An anecdote about John Lennon and 5 fallacies about IMEs
Among the beatlemaniacs there is a well-known legend about the song “Sexie Sadie”, composed by John Lennon in 1968 and included in the so-called “White Album”. The Beatles were in Rishikesh (India), on a spiritual retreat to practice transcendental meditation under the teachings of Maharishi Mahesh Yogi, along with other celebrities of the time such as Donovan, Mike Love of the Beach Boys and Mia Farrow. According to the story, Maharishi and his assistants had inappropriate behavior with Mia Farrow and other students and, when the Beatles found out, they decided to end their stay in India abruptly. John was in charge of passing on the news to the Maharishi, who expressed his surprise and asked the beatle the reason for his departure. John replied: “If you were as cosmic as you say… you would already know it”.
This anecdote serves to illustrate the first fallacy about IMEs (Independent Management Entities):
1- “The traditional collective management organisations (CMO) are natural monopolies”: like John to Maharishi, we can answer: “if they were as “natural” as they say… “. According to economic theory, natural monopoly -as its name indicates- would tend to this structure spontaneously and without external interventions, such as the legal barriers to entry that have existed for decades or anti-competitive conduct in the management of exclusive rights by some entities. In any case, it will be the market that will regulate itself and expel the new “intruder” naturally and “ex post”, but of course the natural monopoly cannot be achieved or decided “ex ante” in the abstract, nor imposed artificially. In its day, the Spanish National Markets and Competition Commission (CNMC) exposed in great detail the barriers of entry -legal, strategic and contractual- existing in this market, so it is clear that there has been little natural monopoly in the collective management of exclusive rights.
2- “The IMEs increase management costs”: we believe that collective management today is no longer -as it used to be- a management of rights holders, not even of works or categories of rights, but that technology and the market are pushing us towards a management of rights on specific works or fragments of them. The rights market has been fragmented for a long time, this reality cannot be denied: an example of this is the “reporting” in the management of digital rights at a pan-European level, in which very different operators -CMOs, but also IMEs, rights holders and other licensing vehicles – manage rights licenses on musical works in a totally fragmented and detailed way before the DSPs; and increasingly also before the “user-generated content” platforms and, more residually, VODs. We insist: all of this has been technologically viable for some time and is -we believe- where the market is heading. Maintaining that, for collective management to work, we must presume that a single company manages all the works of all the owners in a given territory is a throwback to the last century. On the contrary, economic theory confirms that more competition means better service for the end customer and more efficiency for the market as a whole.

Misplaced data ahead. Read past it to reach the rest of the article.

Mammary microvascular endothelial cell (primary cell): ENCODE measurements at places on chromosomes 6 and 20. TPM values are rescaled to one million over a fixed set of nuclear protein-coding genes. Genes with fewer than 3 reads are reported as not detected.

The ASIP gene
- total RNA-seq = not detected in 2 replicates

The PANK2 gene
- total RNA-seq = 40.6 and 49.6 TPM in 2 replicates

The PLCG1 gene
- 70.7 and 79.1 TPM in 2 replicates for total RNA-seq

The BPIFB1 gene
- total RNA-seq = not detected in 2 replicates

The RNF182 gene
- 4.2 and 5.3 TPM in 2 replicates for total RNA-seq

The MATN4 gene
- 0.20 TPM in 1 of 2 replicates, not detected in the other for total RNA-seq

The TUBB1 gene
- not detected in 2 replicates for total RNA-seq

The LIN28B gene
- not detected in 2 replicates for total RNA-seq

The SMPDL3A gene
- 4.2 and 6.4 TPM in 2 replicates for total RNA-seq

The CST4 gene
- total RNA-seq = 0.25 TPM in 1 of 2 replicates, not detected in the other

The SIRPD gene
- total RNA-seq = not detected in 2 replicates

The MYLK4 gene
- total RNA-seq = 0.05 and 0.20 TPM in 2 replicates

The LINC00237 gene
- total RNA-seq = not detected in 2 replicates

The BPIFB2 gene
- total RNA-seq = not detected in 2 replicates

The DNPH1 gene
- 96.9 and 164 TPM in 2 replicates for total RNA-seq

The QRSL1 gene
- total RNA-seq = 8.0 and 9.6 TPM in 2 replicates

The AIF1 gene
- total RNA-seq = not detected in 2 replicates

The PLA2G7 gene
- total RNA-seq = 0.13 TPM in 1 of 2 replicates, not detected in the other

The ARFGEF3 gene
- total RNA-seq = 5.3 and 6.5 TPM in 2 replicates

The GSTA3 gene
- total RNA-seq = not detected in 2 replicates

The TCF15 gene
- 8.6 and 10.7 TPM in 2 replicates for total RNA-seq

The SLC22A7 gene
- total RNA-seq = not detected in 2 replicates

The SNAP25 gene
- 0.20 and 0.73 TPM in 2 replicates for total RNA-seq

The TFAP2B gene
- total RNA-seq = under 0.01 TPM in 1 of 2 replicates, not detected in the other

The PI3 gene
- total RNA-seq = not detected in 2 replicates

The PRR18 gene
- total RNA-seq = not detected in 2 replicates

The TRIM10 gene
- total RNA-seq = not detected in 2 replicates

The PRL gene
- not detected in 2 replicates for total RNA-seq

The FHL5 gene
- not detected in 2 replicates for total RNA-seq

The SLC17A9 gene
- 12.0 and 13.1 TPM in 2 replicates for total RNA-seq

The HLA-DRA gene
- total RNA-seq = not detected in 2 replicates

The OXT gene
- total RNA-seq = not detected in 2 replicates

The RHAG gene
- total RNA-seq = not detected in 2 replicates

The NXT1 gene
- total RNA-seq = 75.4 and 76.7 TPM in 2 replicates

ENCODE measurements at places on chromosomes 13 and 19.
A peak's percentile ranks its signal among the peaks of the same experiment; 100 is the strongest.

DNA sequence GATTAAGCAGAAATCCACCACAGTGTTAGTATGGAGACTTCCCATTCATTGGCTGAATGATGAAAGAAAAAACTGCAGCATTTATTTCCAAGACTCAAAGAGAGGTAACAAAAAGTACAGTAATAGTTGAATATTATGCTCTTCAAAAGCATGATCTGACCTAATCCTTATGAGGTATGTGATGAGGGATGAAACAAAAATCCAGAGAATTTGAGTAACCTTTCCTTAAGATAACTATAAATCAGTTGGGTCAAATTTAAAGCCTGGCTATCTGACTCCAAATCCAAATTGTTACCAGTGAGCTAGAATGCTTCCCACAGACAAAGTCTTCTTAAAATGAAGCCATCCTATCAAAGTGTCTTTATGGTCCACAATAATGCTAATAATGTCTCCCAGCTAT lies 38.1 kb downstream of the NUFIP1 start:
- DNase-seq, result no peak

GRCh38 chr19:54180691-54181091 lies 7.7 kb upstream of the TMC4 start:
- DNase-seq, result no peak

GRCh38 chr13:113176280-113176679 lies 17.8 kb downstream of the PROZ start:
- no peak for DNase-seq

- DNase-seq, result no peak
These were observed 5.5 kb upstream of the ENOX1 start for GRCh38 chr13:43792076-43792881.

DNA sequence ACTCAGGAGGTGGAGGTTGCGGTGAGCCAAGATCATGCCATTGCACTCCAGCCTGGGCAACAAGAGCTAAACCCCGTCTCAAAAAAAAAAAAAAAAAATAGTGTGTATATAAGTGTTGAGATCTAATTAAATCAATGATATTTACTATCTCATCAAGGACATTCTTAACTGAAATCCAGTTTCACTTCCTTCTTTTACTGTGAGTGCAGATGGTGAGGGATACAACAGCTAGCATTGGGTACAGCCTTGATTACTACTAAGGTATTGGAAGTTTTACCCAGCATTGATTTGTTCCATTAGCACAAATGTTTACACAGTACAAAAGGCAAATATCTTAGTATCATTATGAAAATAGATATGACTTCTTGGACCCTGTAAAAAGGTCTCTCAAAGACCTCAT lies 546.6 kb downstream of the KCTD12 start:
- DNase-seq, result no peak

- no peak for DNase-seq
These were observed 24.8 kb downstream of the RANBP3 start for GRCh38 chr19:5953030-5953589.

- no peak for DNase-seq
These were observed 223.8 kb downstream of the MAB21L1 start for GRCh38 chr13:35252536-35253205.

3- “The IMEs have a different business model than the management entities”: we particularly disagree with this statement. In its 2004 Communication, the European Commission stated that “the efficiency of a collecting society is not linked to its legal form.”. In the same spirit,, Recital 15 of Directive 2014/26/EU on collective management states that “independent management operators carry out the same activities as collective management entities”. Without entering here to discuss mandatory collective management rights, the business model in the strict sense is the same: rights are collectively managed (by virtue of contracts or by legal imperative), authorising the use of a repertoire through a non-exclusive license to users, in exchange for a commission (management discount). The rest is accessory, as a business model.
4- “Since the IMEs are for-profit, the rights holders are going to get less”: this statement seems especially striking to us. Like the CMOs, the IMEs finance their activity through the administration fee, so they are strongly incentivized to achieve the best results for their clients. Due to the historically monopolistic market structure itself, IMEs are forced to try to be more efficient than their traditional rivals, competing in management discounts and services to gain market share against operators with great market power; otherwise they will be expelled from the competitive contest. If, as a result of the efficiencies obtained, the administration discount is lower, this will have a positive impact on rights holders.
5- “The IMEs impose effective use in their rates and harm collective management”: simply not true. Whoever affirms this is unaware that 164 of the Spanish intellectual property act establishes a clear priority of criteria on which the CMOs must build the tariffs, placing effective use as the central and main concept. Paradoxically, this precept applies imperatively to collective management entities, but not to IMEs. Additionally, many of the CMOs are in a dominant position and must therefore comply with antitrust rules. The jurisprudence of the CJEU, the Spanish supreme court and the decisions of the competition authorities have repeatedly and very clearly established the need for CMOs tariffs to be equitable, so it is legally required that, when possible and feasible, said rates are based on -or at least, take substantially into account- the effective use. In other words, the CMOs must establish fees for effective use due to a legal imperative -regulatory and competitive- regardless of what the IMEs do or do not do.
Eric Jordi, Head of Legal & Business Affairs at Unison